Wednesday, November 24th, 2010 at 1:15 pm in Uncategorized.
I don’t like to begin long trips uncertain if I can complete them. But that’s how things looked Tuesday as my wife and I set out to fly for Thanksgiving from Oakland to Seattle, where a heavy snow storm had crippled road traffic in a city unaccustomed to snow drifts and ice-covered streets .
It’s the holidays, though. We packed extra sweaters and headed out on the adventure.
Traffic was light to the airport, at the airport, and even indoors in the TSA security check lines. No one made a fuss when the airport security pulled aside an occasional passenger to scan them with the much discussed machines machines that give revealing views of people to screen out would-be underwear bombers.
When we landed in Sea-Tac airport Tuesday night, we knew from news reports that the real challenge was ahead us. On Monday, ice and snow had turned Puget Sound freeways into parking lots, caused cars, trucks and buses to jacknife and spin out, and spurred many drivers to abandon their trapped cars on roads and highways. Road salt was applied too late.
Some motorists walked more than eight miles home, and one bus rider blogged in the Seattle Times that he took a local bus ride that lasted more than five hours. Our daughter who lived in Seattle took three and a half hours to drive 11 miles home Monday night, steering gingerly around broken down vehicles.
Tech-saavy Seattle residents who ride the Metro buses were dismayed upon discovering they were getting no information from a popular Web site to give real-time information about arrival times and progress of public transit buses. So many buses were late, stranded, or forced onto to other routes that Seattle Metro operators gave up on posting real-time information, and instead went back to giving out regular, pre-storm routes and schedules.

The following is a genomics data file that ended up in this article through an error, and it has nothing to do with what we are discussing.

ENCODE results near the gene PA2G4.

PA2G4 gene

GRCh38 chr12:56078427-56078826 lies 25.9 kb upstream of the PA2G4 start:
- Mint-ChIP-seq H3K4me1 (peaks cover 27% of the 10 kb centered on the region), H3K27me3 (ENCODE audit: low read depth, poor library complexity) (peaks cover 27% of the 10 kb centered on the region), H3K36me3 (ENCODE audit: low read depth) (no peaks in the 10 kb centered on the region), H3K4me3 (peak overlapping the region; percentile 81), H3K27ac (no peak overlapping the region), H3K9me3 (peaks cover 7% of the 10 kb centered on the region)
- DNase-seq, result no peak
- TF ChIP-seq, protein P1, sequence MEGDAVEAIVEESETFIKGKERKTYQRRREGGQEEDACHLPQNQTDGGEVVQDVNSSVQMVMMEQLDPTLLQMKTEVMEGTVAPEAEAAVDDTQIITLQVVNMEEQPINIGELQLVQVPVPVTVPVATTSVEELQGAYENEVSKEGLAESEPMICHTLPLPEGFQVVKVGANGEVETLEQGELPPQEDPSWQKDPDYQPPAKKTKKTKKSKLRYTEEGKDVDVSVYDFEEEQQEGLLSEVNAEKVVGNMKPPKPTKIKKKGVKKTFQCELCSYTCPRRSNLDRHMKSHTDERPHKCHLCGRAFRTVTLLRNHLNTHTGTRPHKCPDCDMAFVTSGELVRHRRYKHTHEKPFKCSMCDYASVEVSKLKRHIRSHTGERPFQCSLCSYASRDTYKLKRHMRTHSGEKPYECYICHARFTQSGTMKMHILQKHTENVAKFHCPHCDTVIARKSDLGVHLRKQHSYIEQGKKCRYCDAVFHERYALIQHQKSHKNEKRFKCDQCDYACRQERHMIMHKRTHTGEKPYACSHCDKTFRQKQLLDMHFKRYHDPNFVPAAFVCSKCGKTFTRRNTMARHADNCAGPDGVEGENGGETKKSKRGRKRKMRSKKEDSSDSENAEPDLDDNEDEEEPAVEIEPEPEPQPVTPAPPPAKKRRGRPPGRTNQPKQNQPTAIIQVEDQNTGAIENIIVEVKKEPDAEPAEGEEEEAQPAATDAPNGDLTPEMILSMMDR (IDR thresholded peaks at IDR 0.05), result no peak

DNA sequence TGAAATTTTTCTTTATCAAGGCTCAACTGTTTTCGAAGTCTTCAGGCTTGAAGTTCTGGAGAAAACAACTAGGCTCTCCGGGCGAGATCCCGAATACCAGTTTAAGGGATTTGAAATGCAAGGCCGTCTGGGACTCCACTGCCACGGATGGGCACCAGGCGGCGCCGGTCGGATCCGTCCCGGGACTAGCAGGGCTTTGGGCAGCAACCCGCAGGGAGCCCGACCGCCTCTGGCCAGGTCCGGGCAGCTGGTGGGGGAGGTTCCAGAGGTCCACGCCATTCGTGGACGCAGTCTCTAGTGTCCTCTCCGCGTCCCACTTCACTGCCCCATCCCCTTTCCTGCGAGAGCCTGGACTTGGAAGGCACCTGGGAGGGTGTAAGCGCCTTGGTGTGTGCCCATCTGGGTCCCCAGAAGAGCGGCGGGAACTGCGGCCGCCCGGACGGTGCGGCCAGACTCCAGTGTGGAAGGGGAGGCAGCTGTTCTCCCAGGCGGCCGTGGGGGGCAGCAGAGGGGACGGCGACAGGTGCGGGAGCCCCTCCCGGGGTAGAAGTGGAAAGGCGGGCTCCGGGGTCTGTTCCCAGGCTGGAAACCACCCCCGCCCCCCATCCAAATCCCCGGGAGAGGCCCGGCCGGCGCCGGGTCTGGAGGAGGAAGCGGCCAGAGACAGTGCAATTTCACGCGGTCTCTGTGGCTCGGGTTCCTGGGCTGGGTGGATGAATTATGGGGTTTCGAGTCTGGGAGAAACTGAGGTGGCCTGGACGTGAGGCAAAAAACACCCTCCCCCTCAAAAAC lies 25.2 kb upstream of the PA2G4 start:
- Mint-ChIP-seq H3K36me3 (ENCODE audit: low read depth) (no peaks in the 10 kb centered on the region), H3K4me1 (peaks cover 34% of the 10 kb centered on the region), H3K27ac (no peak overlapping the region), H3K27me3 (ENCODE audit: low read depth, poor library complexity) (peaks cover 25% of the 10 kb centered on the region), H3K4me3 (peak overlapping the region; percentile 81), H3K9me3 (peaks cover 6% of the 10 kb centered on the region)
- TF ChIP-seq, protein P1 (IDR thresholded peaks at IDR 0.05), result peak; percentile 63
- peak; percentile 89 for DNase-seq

As our plane landed shortly after 9 p.m., the Seattle Times posted a story headlined, “Why we can’t handle the snow.”
At the airport, were were picked up a by limo service that our daughter, a Bay Area native, had wisely hired to stand in for her and her vehicle that did its share of sliding without crashing Monday. Our driver pulled up in a four-wheel drive SUV. We felt better.
Our driver didn’t go fast as he edged out of the airport and onto the icy freeways as the temperature dipped into the teens (and later set a record of 14 degrees that day for the airport) . On the way home, we saw many cars abandoned on the side of the icy road like litter. “The roads are crazy,” our driver said.
We traveled maybe 40 mph max on the freeways, and slowed to about 2 mph to descend a small hill on the snow-covered block with our daughter’s house.
We had made it.
A day later on Wednesday morning, we are kind of stuck in the house because my daughter has gone to work and the remaining car at her house doesn’t do well on snow and ice. We can relax, and adjust to life in the snow.
One Washington man who didn’t adjust to life in the snow got in trouble because of it. As Associated Press reported, the man tried to burglarize a house and then fled on foot when police were alerted by neighbors. Officers simple followed the suspect’s footprints in the show to his hiding place and arrested him.